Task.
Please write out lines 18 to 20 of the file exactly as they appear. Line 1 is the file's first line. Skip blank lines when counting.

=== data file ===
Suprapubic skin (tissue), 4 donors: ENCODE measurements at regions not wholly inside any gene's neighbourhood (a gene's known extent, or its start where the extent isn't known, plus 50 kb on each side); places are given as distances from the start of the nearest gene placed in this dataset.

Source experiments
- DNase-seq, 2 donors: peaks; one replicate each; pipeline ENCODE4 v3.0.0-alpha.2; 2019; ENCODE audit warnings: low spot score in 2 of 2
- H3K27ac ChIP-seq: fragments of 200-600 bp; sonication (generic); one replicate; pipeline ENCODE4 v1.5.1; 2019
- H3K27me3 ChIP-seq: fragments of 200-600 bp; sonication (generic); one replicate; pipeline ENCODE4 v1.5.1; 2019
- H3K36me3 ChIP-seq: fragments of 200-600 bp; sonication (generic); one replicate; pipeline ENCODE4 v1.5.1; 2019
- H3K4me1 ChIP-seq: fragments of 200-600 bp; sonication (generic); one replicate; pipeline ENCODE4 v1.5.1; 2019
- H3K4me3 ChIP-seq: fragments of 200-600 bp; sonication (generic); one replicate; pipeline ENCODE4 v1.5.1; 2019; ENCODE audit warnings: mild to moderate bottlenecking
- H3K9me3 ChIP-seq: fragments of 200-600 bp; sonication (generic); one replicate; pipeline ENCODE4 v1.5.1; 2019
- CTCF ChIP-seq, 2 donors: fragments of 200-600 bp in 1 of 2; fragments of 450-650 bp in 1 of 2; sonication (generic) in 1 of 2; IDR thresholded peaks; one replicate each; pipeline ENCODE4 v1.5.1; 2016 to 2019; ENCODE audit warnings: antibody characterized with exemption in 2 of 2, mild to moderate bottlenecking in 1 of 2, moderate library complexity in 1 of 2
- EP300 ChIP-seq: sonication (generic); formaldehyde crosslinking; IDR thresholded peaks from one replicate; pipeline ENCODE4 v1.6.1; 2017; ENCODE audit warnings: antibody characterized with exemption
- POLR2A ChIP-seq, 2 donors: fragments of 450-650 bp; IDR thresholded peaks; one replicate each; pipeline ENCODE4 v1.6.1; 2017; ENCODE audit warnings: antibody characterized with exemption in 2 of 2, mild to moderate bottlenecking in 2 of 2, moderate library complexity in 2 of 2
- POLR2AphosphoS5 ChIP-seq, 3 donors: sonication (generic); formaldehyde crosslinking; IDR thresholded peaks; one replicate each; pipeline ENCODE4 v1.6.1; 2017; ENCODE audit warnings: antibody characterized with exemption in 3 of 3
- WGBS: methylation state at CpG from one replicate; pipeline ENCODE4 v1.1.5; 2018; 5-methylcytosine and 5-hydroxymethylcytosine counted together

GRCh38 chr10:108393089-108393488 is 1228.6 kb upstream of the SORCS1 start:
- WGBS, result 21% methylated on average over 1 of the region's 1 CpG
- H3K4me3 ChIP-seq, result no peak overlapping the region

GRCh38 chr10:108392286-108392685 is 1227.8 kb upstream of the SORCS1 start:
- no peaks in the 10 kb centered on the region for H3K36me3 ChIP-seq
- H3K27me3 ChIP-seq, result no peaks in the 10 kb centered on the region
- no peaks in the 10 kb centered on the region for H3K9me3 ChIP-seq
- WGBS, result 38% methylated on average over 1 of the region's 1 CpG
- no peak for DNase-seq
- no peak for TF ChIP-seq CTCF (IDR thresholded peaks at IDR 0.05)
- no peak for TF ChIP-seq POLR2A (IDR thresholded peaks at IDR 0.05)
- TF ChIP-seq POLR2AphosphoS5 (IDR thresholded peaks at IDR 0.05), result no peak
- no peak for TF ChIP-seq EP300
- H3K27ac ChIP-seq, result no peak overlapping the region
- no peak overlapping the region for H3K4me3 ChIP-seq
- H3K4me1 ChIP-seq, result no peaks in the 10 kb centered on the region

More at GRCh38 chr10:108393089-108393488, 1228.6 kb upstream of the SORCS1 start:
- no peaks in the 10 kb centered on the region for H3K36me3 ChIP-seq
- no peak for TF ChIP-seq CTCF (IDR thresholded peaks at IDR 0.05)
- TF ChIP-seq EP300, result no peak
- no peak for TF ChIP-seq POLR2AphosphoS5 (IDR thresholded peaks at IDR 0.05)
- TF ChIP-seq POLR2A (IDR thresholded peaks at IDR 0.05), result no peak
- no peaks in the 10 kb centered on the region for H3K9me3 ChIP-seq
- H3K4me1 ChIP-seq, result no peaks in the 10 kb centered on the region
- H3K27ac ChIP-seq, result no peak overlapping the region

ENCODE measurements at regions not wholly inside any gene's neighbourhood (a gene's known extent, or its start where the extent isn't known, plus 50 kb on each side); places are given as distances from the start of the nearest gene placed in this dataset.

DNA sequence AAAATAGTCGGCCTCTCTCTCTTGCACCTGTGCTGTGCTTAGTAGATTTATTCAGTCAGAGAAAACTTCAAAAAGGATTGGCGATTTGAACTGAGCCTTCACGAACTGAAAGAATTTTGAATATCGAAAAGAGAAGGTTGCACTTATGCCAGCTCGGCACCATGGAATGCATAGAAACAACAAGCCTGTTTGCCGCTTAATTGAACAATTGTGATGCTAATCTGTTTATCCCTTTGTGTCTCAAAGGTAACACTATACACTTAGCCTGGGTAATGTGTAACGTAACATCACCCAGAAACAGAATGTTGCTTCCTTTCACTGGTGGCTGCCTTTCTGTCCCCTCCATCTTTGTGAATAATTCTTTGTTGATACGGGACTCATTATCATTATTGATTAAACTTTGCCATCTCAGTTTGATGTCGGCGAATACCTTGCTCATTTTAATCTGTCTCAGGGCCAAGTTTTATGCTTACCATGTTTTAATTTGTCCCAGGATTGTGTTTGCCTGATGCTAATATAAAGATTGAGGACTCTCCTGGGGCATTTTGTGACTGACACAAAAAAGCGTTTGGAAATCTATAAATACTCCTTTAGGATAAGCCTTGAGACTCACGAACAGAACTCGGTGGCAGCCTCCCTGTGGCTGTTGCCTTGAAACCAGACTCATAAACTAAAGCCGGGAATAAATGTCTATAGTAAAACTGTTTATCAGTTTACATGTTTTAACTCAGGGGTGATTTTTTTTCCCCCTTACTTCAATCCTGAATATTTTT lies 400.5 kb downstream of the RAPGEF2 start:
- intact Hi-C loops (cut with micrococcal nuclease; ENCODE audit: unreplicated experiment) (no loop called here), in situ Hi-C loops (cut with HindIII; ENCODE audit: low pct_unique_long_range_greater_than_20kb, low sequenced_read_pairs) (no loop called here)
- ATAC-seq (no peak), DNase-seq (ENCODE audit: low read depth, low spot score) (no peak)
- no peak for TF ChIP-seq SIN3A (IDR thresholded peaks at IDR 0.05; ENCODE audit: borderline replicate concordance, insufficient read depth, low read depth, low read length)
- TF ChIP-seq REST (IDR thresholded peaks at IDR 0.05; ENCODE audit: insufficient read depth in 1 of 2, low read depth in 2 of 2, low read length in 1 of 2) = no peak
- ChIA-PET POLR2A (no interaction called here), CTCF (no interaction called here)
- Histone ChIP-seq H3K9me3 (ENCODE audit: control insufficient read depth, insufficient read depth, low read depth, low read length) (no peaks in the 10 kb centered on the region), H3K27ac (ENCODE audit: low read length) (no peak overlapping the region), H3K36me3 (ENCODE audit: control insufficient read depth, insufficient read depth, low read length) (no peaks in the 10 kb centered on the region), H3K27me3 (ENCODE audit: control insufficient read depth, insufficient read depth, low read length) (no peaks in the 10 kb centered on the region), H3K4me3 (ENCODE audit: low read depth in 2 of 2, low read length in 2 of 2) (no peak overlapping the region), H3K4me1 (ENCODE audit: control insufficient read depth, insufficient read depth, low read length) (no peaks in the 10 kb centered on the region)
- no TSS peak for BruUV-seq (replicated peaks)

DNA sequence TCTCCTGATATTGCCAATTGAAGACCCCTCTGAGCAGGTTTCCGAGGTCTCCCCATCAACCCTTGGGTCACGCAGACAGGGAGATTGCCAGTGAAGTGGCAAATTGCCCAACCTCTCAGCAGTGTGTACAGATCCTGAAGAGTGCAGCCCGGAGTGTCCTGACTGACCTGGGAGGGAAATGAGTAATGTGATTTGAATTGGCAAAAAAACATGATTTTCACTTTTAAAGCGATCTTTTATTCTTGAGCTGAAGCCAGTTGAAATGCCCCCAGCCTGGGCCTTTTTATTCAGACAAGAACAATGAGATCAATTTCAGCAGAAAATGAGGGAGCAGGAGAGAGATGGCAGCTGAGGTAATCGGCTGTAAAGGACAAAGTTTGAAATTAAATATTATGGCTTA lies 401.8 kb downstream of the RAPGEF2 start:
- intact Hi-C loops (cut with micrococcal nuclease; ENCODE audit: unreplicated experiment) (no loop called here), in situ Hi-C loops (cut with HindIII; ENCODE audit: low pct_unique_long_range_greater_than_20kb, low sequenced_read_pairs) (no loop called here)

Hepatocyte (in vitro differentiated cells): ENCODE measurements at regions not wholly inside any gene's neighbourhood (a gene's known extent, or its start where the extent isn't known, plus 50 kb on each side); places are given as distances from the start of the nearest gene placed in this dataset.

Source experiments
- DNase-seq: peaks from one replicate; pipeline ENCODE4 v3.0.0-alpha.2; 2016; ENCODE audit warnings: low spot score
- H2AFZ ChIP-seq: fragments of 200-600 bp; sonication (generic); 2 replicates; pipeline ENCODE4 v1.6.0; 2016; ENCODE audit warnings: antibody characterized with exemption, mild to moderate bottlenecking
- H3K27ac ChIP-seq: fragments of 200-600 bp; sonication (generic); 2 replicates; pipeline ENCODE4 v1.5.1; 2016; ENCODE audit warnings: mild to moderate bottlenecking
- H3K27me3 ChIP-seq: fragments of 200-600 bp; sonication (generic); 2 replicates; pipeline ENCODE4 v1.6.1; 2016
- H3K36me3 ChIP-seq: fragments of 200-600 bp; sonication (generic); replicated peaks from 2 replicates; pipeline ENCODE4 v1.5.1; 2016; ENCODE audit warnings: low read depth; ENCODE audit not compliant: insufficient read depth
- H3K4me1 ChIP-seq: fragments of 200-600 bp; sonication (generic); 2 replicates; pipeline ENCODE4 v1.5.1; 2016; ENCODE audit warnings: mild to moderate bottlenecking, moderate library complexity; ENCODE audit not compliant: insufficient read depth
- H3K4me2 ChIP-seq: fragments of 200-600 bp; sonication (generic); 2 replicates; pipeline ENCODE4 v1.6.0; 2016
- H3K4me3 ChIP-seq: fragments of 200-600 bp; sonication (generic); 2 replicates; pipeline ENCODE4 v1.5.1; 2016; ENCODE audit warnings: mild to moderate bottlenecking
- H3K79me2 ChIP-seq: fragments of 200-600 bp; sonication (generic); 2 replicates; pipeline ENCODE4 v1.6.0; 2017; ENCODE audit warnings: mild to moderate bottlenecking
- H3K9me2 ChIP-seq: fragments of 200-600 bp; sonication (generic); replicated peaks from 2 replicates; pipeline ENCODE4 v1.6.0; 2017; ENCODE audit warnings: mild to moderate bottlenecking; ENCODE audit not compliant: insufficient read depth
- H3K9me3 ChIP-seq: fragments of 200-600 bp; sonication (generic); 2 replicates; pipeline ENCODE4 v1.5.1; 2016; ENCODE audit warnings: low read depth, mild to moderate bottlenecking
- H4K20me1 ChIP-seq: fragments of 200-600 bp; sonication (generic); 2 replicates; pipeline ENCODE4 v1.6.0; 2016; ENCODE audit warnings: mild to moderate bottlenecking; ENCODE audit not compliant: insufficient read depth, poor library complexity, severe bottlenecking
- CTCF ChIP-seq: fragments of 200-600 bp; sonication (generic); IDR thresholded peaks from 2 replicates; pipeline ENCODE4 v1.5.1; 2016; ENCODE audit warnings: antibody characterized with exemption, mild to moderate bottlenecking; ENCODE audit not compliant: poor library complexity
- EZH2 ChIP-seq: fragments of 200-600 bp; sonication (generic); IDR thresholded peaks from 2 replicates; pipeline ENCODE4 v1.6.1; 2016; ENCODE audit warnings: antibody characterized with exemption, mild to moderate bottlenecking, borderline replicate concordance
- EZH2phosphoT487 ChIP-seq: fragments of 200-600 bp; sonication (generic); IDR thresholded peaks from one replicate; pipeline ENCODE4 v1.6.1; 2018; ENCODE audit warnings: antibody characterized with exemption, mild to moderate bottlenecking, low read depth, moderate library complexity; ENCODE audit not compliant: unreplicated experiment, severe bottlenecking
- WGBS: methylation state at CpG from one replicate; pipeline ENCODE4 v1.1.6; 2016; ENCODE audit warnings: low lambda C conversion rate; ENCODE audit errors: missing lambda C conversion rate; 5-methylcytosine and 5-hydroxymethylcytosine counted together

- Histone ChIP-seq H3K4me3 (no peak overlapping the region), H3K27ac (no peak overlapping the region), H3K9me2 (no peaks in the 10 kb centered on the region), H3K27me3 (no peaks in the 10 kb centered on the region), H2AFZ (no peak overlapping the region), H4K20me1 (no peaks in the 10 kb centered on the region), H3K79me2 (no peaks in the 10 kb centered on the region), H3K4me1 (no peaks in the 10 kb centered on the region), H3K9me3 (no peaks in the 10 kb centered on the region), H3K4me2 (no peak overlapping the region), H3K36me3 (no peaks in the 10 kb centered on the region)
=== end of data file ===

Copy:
GRCh38 chr10:108392286-108392685 is 1227.8 kb upstream of the SORCS1 start:
- no peaks in the 10 kb centered on the region for H3K36me3 ChIP-seq
- H3K27me3 ChIP-seq, result no peaks in the 10 kb centered on the region